Justice Minister Naomi Long has launched a public consultation to seek views on proposals to further amend the law relating to the retention of DNA and fingerprints in Northern Ireland.
The Justice Minister said: “DNA and fingerprints play a valuable role in the detection and investigation of crime. These new proposals amend and supplement existing legislation which, when commenced, will provide the future statutory framework for the retention of biometric data in Northern Ireland. This is an important area of public policy and I would encourage all who have an interest to respond to this consultation.”
All of the proposals will involve changes to the yet un-commenced biometric provisions set out in Schedule 2 of the Criminal Justice Act (Northern Ireland) 2013 (CJA).
The proposals are:
- To replace the indefinite retention of biometric data of convicted persons within CJA with maximum retention periods based on age and the seriousness of the offence.
- A regulation making power that will enable the Department to set out in subordinate legislation a review mechanism that will require police to carry out a periodic review of the continued need for biometric data to be retained under these maximum retention periods.
- A change to the legislation that will enable DNA and fingerprints taken in Northern Ireland to be retained on the basis of a conviction for a recordable offence committed in a country or territory outside the United Kingdom.
- Provision that will enable DNA and fingerprints taken in connection with an offence that has been ‘left on books’ by a court to be retained for a period of 12 months.
- To widen the scope of the Northern Ireland Commissioner for the Retention of Biometric Material.
The consultation will run from 3 July to 28 August 2020.
Notes to editors:
1. Further information on this consultation, including the full consultation document and ways to respond, can be found on the Department’s website at: Justice-ni/consultations.
2. Article 64 of the Police and Criminal Evidence (Northern Ireland) Order 1989 (PACE NI) is the current legislation governing the retention of DNA and fingerprints in Northern Ireland. It states that police may retain indefinitely the DNA and fingerprints taken by them in connection with a recordable offence irrespective of whether it results in a conviction.
3. In May 2013, the Northern Ireland Assembly passed the Criminal Justice Act (Northern Ireland) 2013 (CJA). Schedule 2 of the Act makes provision for a new regime which sets out a series of rules for the retention of DNA and fingerprints taken by police based on the seriousness of the offence, the age of the person from which the material was obtained, whether the person was convicted or not convicted and the person’s criminal history.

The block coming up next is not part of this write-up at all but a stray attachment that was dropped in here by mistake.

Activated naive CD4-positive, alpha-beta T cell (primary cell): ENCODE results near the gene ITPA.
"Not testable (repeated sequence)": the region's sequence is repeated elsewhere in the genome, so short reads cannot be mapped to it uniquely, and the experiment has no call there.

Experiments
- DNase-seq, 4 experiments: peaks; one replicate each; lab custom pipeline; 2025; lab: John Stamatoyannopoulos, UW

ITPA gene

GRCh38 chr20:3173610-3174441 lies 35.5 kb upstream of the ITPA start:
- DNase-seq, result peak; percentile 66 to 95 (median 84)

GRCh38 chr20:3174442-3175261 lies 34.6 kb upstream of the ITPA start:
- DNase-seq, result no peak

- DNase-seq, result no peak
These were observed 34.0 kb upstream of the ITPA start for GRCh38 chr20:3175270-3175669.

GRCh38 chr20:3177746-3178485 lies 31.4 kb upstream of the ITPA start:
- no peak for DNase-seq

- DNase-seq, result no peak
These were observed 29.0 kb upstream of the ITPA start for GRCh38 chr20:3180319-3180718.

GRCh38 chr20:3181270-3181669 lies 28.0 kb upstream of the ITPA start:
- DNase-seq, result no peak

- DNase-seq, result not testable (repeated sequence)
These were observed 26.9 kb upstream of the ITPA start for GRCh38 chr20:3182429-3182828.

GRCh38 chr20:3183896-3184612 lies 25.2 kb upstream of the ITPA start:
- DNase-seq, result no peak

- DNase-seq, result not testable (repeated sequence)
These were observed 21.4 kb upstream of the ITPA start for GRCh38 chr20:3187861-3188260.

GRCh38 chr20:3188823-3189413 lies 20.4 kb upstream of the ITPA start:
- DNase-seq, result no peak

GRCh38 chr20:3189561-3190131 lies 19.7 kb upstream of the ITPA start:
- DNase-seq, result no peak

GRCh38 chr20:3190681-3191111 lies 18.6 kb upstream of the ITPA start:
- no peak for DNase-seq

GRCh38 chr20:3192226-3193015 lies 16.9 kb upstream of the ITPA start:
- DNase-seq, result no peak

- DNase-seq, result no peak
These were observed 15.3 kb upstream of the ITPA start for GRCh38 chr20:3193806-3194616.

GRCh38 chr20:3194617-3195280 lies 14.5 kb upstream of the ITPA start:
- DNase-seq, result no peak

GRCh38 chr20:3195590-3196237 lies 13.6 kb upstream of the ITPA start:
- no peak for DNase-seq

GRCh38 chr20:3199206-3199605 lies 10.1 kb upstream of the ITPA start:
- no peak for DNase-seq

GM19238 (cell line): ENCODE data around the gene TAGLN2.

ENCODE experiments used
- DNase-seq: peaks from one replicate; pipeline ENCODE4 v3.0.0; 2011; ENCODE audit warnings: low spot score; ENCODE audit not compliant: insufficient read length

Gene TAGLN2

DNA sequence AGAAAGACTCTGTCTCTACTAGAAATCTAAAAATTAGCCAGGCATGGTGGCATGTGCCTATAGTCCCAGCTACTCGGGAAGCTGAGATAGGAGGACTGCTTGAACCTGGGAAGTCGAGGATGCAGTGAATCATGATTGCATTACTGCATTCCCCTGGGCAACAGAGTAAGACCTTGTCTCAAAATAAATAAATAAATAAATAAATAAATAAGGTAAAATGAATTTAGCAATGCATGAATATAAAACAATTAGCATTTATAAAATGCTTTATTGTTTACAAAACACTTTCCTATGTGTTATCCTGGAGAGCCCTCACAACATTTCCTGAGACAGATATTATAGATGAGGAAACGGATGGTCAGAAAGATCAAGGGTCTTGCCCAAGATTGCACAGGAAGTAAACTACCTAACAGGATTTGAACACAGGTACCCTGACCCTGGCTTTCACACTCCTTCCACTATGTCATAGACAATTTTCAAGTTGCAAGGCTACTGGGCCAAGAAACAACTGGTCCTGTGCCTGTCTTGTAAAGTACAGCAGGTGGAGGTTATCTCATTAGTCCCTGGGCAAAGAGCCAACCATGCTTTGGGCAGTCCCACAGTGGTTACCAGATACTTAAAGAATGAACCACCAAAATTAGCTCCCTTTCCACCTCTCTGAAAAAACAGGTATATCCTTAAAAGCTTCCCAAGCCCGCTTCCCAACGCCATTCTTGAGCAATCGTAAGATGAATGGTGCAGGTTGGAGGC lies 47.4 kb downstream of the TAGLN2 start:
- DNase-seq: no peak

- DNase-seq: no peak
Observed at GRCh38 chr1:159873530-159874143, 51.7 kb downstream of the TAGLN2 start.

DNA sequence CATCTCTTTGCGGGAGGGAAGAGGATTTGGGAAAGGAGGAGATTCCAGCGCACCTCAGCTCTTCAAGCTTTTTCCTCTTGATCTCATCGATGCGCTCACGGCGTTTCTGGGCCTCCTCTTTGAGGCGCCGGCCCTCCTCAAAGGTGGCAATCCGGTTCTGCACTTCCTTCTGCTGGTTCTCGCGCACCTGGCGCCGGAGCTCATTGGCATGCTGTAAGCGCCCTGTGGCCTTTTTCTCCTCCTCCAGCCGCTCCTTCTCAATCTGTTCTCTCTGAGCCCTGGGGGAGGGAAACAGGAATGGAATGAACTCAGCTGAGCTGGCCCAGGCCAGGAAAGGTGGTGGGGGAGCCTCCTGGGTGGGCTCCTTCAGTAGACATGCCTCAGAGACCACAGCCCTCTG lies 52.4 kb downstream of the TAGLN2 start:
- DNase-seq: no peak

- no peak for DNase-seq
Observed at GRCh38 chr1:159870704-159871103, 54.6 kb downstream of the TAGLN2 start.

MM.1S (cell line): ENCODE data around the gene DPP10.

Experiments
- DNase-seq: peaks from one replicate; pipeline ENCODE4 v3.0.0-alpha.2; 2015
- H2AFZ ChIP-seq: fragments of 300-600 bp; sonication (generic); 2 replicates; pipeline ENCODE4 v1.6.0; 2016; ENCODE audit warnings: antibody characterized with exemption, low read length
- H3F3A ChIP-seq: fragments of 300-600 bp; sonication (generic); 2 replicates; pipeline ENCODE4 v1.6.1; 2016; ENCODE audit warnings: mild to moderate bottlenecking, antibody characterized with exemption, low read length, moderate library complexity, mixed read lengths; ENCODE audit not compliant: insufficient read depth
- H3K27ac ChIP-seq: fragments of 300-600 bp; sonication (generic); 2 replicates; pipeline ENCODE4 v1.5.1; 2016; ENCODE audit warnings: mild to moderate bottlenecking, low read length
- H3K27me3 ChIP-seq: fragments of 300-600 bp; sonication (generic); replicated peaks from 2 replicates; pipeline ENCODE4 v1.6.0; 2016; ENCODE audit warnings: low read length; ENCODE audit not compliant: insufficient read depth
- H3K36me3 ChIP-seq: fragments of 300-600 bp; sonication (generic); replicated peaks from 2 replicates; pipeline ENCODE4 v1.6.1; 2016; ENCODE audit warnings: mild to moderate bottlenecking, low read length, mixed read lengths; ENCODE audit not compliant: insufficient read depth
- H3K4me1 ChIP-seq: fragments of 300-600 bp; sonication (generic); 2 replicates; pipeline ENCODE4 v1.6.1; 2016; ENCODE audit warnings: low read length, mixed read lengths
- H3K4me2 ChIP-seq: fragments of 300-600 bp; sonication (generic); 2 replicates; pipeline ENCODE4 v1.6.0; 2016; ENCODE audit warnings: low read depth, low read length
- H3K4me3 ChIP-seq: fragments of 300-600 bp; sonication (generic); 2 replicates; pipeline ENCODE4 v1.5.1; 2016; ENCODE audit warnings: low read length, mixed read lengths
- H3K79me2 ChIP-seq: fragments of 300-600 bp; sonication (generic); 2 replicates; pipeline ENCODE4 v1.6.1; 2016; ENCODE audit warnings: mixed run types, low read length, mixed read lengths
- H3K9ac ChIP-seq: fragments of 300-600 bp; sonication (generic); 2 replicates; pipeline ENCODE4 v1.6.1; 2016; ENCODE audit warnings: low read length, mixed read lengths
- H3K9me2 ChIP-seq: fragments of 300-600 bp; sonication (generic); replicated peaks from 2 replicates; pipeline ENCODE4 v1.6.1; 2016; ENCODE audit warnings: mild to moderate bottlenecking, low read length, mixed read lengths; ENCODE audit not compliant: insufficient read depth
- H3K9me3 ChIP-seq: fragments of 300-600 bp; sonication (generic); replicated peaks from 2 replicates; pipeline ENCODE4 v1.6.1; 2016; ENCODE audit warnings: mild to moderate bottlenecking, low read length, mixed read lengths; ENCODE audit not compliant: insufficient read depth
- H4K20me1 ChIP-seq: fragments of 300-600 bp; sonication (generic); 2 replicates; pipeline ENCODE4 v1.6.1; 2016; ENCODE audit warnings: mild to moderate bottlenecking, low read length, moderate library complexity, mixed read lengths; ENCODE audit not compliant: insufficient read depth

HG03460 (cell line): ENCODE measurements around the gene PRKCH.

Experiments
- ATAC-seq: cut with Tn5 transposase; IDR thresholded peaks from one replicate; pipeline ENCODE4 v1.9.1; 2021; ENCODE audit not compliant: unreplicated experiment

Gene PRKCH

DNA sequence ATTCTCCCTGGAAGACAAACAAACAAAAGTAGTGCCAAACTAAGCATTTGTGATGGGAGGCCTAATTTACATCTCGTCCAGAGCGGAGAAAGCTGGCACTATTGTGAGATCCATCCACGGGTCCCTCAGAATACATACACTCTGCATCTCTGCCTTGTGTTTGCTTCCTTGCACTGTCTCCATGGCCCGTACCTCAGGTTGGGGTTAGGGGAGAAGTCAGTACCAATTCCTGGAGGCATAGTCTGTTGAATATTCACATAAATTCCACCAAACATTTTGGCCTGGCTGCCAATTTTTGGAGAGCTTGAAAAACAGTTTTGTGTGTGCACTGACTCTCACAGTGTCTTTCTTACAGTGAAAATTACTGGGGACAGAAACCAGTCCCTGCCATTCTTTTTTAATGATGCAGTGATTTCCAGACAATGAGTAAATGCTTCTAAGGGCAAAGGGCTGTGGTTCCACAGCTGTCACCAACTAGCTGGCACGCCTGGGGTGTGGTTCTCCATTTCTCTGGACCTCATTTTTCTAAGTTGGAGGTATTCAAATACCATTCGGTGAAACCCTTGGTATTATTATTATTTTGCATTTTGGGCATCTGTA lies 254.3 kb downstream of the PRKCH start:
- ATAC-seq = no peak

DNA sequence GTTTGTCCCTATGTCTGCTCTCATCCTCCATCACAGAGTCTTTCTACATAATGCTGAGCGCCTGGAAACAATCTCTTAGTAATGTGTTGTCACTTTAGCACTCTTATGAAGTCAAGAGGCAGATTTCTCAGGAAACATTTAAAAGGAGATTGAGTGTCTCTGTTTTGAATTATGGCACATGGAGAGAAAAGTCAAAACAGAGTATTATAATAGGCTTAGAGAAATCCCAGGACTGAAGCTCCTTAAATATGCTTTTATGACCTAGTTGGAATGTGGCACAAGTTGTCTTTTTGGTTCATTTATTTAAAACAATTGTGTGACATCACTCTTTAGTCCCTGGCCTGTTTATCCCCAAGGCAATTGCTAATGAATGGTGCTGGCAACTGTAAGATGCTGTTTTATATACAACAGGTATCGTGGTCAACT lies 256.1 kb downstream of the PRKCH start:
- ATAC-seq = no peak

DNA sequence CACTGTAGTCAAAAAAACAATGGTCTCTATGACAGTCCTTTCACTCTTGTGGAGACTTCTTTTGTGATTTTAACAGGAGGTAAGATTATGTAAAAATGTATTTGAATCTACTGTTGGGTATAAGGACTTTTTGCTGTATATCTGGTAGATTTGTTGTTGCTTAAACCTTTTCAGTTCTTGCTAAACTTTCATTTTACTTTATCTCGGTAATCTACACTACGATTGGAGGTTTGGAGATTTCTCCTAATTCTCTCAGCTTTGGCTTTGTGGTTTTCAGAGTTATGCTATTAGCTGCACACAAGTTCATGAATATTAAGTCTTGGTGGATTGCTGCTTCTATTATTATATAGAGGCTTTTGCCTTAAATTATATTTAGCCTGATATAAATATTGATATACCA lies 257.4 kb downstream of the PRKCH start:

4. To date, it has not been possible for the Department to bring these provisions into operation. This is because under the current provisions of CJA, a large volume of DNA and fingerprints related to non-convicted persons would fall for deletion from police databases. To mitigate against any risk that the deletion of this material could undermine the investigation of unsolved Troubles related deaths in Northern Ireland, a form of statutory provision will be required to provide a lawful basis for deleted material to be retained and used for the purpose of legacy investigations. The Northern Ireland Office published proposals on 18 March 2020 on the way forward to address the legacy of the past in Northern Ireland.
5. On 13 February 2020, the European Court of Human Rights Court ruled in the case of Gaughran v UK that the policy and practice of the indefinite retention of DNA profiles, fingerprints and photographs of individuals convicted of a criminal offence was a violation of Article 8 of the European Convention on Human Rights (ECHR).
6. The consultation sets out proposals to amend and supplement Schedule 2 of CJA, including corrective measures in response to the Gaughran judgment that will ensure that the future legislation governing the retention of DNA and fingerprints in Northern Ireland is fully ECHR compliant before it is brought into operation.
7. Media enquiries should be directed to the Department of Justice Press Office
8. The Executive Information Service operates an out of hours service for media enquiries between 1800hrs and 0800hrs Monday to Friday and at weekends and public holidays. The duty press officer can be contacted out of hours on 028 9037 8110
- Long confirms commitment to menu of measures to further support prison staff 25 January 2021
- Long introduces protection from Stalking Bill 18 January 2021
- Long welcomes new domestic abuse legislation 18 January 2021
- Long welcomes first hearing at Nightingale venue to support courts and tribunals 18 January 2021